A group of asylum seeker parents have said they fear the Department of Justice has reneged on a promise to provide a bus service to enable their children to continue attending their primary school.
The families used to live at a Direct Provision centre in Dublin city centre.
However, in July they were moved to another centre, which is 12km away on the outskirts of the city.
The families say that prior to the move, when they sought reassurances that their children could continue to attend the same primary school, they were promised that a dedicated bus service would be provided to facilitate this.
However, the school - Scoil Chaitriona on Baggot Street - reopens tomorrow and no dedicated bus service has been provided.
The families live at the Balseskin Reception Centre, which is situated on the northside of Dublin, beyond Finglas.
They were moved there, unwillingly, when another centre at Hatch St in Dublin's south inner city closed down.
The timetable of a private bus service for residents at the Balseskin facility, which travels to and from the city centre, has been revised slightly but the parents say this not a solution.
A bus that used to leave Balseskin Reception Centre at 8.20am every weekday morning and travel to Mount Street will now leave the centre at 8am.
The children's school is a ten minute walk from Mount Street.
However, the bus service returns only from Mountjoy Square, which is on the other side of the city, a 40 minute walk from the school for an adult walking.
The parents say they are determined to keep their children in their old school.
After the move to Balseskin they said they want to minimise the disruption in their lives.
Some of the parents say they are afraid to speak out publicly because as asylum seekers they feel too vulnerable.
But one mother agreed to allow her name to be used. Mavis says she too fears speaking out.
"You know that you are saying the truth but you feel that you have to be submissive", she says.
"But this issue is too important" she added.
"How do you expect the children on a rainy day to walk from Baggot St to Mountjoy Square?" Mavis said.
"Leaving Hatch Hall was very traumatising. The only thing that the kids can hold on to is their school."
The families say the current arrangements are impossible for their children.
"It is a long journey and it will be exhausting for them. They will need to take two buses", another parent said.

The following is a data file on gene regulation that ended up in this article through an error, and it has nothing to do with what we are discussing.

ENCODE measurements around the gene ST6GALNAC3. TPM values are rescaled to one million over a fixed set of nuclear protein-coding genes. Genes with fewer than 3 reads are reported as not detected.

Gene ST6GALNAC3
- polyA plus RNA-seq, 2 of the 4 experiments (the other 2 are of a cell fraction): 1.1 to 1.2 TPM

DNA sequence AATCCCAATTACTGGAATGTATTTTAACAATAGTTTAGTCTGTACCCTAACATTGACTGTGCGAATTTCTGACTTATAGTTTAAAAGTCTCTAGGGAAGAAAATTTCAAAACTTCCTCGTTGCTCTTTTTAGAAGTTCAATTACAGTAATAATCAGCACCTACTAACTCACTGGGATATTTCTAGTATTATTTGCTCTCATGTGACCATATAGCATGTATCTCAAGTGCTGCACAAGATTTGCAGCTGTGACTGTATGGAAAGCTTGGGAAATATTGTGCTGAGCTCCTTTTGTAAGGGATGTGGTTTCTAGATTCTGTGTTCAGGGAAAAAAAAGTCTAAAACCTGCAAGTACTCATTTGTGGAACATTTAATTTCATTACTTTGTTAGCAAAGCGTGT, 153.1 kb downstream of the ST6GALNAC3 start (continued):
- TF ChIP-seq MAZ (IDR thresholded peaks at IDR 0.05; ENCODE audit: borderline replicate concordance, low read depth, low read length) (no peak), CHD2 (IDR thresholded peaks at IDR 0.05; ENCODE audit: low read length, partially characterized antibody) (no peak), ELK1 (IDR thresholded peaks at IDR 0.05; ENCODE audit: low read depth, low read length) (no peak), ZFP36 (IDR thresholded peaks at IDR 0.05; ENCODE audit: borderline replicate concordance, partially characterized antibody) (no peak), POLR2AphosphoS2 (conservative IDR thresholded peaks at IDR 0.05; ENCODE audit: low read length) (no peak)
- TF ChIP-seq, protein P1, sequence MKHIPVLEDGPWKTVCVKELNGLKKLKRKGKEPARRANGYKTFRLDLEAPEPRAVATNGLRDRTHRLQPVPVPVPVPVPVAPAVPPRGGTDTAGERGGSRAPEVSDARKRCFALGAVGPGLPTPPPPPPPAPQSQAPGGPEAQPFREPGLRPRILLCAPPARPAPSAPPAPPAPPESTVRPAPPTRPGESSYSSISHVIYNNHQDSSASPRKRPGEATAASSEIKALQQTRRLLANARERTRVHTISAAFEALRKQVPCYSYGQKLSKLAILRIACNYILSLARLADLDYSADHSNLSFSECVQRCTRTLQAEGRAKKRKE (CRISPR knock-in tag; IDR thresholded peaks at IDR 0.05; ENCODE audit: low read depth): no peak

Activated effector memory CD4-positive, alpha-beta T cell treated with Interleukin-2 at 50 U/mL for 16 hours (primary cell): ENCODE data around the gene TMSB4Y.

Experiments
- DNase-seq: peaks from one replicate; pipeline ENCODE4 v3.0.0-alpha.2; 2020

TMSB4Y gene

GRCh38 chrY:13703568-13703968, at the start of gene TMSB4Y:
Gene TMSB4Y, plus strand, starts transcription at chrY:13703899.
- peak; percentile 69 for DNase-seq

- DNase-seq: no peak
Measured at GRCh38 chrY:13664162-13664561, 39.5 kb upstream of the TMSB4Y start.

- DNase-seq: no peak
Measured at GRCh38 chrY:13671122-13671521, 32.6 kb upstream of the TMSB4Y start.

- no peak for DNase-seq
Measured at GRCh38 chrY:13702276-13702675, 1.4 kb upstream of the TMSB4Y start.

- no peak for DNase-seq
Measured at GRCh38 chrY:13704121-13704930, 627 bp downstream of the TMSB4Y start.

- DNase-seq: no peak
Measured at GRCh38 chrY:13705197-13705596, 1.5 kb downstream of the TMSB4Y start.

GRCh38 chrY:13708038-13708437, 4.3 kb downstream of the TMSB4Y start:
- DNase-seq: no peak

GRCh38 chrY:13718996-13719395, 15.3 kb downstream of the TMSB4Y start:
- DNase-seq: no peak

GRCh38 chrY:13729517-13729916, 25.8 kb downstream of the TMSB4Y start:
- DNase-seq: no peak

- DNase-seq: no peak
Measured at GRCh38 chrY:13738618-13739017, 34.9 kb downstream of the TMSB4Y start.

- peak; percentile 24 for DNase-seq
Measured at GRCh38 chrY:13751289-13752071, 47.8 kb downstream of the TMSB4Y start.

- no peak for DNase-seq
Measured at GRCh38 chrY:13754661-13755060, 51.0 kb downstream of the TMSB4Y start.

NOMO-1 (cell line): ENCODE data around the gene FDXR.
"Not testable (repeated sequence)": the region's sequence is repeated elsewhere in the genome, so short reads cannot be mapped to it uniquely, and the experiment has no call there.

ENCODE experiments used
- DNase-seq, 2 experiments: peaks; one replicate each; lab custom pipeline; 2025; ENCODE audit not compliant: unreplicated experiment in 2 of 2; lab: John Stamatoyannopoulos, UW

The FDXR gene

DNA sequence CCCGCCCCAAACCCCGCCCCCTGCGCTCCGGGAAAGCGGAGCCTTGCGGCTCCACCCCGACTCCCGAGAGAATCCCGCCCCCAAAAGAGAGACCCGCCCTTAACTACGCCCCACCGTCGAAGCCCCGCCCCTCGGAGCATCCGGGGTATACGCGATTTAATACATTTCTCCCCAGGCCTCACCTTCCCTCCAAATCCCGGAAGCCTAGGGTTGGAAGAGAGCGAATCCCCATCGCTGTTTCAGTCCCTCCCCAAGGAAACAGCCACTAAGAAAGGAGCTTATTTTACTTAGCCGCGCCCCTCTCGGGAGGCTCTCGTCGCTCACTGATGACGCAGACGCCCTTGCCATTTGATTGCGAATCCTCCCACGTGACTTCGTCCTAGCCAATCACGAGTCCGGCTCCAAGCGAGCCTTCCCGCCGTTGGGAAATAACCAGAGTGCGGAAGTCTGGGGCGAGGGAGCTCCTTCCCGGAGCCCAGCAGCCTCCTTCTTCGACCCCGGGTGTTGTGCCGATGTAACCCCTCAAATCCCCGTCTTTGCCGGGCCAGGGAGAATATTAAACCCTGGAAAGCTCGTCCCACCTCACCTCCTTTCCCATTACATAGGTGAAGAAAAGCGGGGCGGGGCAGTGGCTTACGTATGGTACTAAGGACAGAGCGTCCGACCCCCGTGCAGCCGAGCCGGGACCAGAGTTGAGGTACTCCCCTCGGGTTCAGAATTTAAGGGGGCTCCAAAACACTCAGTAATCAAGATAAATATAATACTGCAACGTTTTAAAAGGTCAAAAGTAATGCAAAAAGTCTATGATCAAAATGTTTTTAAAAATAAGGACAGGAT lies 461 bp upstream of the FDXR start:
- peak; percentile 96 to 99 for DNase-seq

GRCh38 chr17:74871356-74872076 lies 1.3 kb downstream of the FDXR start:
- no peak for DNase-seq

"If they finish school at 2.30pm they will not reach home until at least 4.30pm".
Two of the children are aged four and one is three-years-old and is beginning a pre-school year offered by the school.
Parents say the older children do not want to move to schools nearer to Balseskin.
"I asked them what do you think about changing school", said one parent.
"Directly they say 'no, because we love our teachers and we love our friends there'. All of them they say 'no we want the same school'".
Parents are upset and stressed by the situation and say they are attached to the Baggot Street school.
A Department of Justice spokesperson said the provision of school bus transport was a matter for the Department of Education.
Asked about the families' assertion that a promise had been made to provide a bus service for the children, the spokesperson said he did not have any information in relation to this at this stage.
The Department of Education said that a request for transport has been received for "a number of children in Balseskin Direct Provision centre who were moved there with the families when the Hatch Hall centre closed".
It said the request is "currently being examined".
A department spokesperson did not have details as to who had made the request.
"They (the authorities) knew from day one, before we were moved to Balseskin, that we would need this bus", Mavis said.
"They agreed to support us with a dedicated school bus, only for children. So why are they saying now that they are 'considering the request'? They know that the children are starting on Thursday."